On Being Communications Bankrupt

Some suggest that quality over quantity is winning the day in the blogosphere.  Maybe so.

But the real challenge may be coming up with new and fresh things to say about relevant topics. The "always on" nature of the Web combined with 24x7 news cycles and cable make it nearly impossible to be the first on a topic (or even the most relevant) unless we (or someone) sits here on a continuously monitoring basis.  Probably not worth it.  Frankly, we'd rather spend our precious cycles delivering for our clients.

But suppose for a second we did a clever job of using RSS feeds, bots, and other intelligent tracking tools to give us the stuff most relevant to us to share with our clients and readers, the fear is we'd still #FAIL.  And the simple reason: content bankruptcy.  In an age of content abundance, we're drowning. 

No, actually we're simply communications bankrupt... that is, the content consumption bandwidth side of the ledger is overcome with the amount of content to consume.  And this is most apparent within our inboxes here.  We intake and stock pile gigabytes of messages and content like the squirrels outside our window this time of year, but seldom if ever do anything with it until that moment of panic when we often hear cursing in the office as someone tries to wrangle Google gMail searches to find that elusive message.

For practical purposes, one glaring result is this medium here -- our blog.  We swear we're back in the saddle with planned regular contributions, only to fall radio silent and due to a couple of repeating problems:

  1. By the time we wade through the daily grist of content in our inboxes or on one of our collaboration platforms (Opal is our fave by the way) the topic of relevance is no longer, or it has already been so bludgeoned with other posts, retweets, continuously updating pundit columns, screen saver news casters, wire service streams, and assorted carnival barker commentary, that it seems a disservice to rehash it further.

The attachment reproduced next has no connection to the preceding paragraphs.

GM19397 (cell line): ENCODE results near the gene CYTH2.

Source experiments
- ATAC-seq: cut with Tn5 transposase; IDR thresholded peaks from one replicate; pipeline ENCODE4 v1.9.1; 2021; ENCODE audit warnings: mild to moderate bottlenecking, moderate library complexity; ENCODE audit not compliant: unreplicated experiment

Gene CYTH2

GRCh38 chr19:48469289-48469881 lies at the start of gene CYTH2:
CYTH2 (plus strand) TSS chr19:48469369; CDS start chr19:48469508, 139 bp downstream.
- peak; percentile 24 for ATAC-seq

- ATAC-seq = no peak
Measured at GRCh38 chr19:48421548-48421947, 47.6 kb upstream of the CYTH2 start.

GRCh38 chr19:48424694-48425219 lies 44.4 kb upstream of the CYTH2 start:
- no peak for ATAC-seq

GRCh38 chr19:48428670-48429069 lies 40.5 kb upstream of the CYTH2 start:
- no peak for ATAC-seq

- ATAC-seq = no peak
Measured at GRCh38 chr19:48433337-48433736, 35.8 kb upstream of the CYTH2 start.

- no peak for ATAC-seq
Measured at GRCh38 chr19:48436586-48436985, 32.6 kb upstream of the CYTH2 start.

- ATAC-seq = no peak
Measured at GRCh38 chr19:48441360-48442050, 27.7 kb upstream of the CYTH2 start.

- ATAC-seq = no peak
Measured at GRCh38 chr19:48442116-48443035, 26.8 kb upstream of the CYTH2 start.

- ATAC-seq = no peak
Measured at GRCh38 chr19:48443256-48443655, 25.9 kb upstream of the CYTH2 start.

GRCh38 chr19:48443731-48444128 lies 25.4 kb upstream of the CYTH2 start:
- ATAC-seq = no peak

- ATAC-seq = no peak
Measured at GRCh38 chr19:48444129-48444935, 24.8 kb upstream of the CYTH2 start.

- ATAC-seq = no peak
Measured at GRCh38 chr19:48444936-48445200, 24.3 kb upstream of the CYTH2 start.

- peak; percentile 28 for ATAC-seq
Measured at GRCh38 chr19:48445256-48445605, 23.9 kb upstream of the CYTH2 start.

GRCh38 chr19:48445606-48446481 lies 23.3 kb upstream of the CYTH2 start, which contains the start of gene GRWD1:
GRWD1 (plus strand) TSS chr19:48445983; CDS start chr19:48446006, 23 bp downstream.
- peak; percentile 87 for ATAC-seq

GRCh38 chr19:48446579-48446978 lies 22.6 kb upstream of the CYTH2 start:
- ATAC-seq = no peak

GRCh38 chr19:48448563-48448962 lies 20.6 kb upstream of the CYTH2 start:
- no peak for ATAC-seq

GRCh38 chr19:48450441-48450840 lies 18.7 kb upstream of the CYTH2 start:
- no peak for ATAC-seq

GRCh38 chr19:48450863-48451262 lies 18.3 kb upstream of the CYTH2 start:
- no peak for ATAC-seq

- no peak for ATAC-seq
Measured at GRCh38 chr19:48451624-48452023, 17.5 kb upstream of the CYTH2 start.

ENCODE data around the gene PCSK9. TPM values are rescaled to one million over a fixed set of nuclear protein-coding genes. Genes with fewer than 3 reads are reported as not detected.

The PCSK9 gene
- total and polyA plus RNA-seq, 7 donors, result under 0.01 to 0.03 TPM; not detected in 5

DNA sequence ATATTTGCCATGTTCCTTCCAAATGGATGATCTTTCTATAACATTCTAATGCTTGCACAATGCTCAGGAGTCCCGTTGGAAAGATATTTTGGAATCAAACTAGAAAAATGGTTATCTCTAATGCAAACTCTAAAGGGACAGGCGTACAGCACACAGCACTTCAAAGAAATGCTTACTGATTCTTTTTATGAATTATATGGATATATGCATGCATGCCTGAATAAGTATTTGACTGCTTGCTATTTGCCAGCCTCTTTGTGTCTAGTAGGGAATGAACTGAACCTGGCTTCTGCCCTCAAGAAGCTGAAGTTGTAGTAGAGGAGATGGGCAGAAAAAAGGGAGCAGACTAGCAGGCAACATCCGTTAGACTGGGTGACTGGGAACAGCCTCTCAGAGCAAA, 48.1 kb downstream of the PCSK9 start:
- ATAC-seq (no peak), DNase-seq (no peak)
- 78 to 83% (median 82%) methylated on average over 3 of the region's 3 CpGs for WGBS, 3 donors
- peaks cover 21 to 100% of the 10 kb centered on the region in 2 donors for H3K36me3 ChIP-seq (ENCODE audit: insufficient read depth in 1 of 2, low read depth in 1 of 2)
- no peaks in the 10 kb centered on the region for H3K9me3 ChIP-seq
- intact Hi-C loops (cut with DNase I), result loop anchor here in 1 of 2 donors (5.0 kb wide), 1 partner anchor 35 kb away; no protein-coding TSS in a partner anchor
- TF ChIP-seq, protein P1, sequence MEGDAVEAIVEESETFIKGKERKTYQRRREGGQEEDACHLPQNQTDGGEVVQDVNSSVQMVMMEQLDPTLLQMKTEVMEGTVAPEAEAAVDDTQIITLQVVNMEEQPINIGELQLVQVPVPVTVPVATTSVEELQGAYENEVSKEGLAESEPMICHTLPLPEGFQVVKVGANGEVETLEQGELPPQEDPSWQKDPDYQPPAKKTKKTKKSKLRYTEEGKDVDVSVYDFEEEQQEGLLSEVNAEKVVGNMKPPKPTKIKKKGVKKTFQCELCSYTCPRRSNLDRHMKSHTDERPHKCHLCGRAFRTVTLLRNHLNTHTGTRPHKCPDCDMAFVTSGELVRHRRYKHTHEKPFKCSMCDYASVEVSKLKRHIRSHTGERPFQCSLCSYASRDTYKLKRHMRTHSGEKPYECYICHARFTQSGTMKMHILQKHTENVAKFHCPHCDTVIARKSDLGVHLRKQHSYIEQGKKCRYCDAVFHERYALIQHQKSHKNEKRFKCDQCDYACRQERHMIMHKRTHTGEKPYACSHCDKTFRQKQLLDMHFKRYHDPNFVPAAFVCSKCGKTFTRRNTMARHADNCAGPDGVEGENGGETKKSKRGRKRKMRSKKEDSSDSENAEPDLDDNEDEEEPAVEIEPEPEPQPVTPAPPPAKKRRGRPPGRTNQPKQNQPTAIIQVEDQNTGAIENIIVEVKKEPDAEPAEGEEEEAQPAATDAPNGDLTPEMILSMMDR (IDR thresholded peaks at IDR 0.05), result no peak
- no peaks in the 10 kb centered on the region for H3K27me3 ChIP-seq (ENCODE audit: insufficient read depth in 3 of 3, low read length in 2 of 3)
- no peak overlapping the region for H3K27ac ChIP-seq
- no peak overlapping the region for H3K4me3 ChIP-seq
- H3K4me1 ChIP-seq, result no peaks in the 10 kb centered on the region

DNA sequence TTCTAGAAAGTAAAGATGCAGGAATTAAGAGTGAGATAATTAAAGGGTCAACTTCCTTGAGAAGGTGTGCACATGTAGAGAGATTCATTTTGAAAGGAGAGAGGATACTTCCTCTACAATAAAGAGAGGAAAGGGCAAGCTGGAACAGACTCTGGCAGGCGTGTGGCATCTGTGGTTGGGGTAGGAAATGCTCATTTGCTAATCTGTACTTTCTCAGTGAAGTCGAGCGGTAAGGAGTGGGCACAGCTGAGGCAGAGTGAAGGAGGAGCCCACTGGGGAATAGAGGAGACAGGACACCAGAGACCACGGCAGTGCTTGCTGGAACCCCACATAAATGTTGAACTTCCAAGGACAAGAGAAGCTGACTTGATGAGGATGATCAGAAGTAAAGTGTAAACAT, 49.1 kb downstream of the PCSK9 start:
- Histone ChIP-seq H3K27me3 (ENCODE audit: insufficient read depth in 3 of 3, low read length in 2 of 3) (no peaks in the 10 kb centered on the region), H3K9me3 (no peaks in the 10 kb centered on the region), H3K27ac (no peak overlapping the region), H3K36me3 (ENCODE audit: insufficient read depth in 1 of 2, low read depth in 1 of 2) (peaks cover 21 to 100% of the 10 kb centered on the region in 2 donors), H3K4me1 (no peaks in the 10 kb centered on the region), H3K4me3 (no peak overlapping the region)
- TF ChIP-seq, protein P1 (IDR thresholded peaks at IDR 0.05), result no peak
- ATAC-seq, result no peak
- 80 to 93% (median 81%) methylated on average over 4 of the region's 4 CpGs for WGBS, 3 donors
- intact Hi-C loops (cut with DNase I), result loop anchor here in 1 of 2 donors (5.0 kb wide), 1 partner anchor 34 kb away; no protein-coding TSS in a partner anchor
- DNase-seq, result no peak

2. Another time management hurdle is simply disciplining ourselves to offer up stuff of relevance to our clients in as timely a manner as possible.  Client work comes first here, always (the Bosses read this! ;-)  Client relationship management is a close 2nd (yes, we eat our own dog food ;-).  The distant 3rd becomes all other things "client development."

This latter notion "client development," which means different things to different people, for us is an important part of our own CRM.  And we're coming to realize that "development" in this sense is (or should be) more about helping our present and past clients who happen by here with SMART content.

Sure, "development" in this context can also refer to growing our own business and we won't pretend to ignore the fact that blogs, tweets, newsletters, and other communications are supposed to have the value of keeping us and our services in the forefront of clients and prospects' minds.  But for us that is not our primary purpose here (at least for now; we've been blessed with a solid referral network to date...knocking on a piece of hardwood.)

To avoid a rambling, let's bring it back to our intended point:

We're all communications bankrupt here at C[IQ]

We're not making the best use of our tools (eMail, blog, twitter, etc.) for the benefit of our clients (or yes, ourselves).  And so we're on a hunt to improve, streamline, and smarten our content feeds, as well as do a better job of increasing their utility.

All of that brings us to two quick points.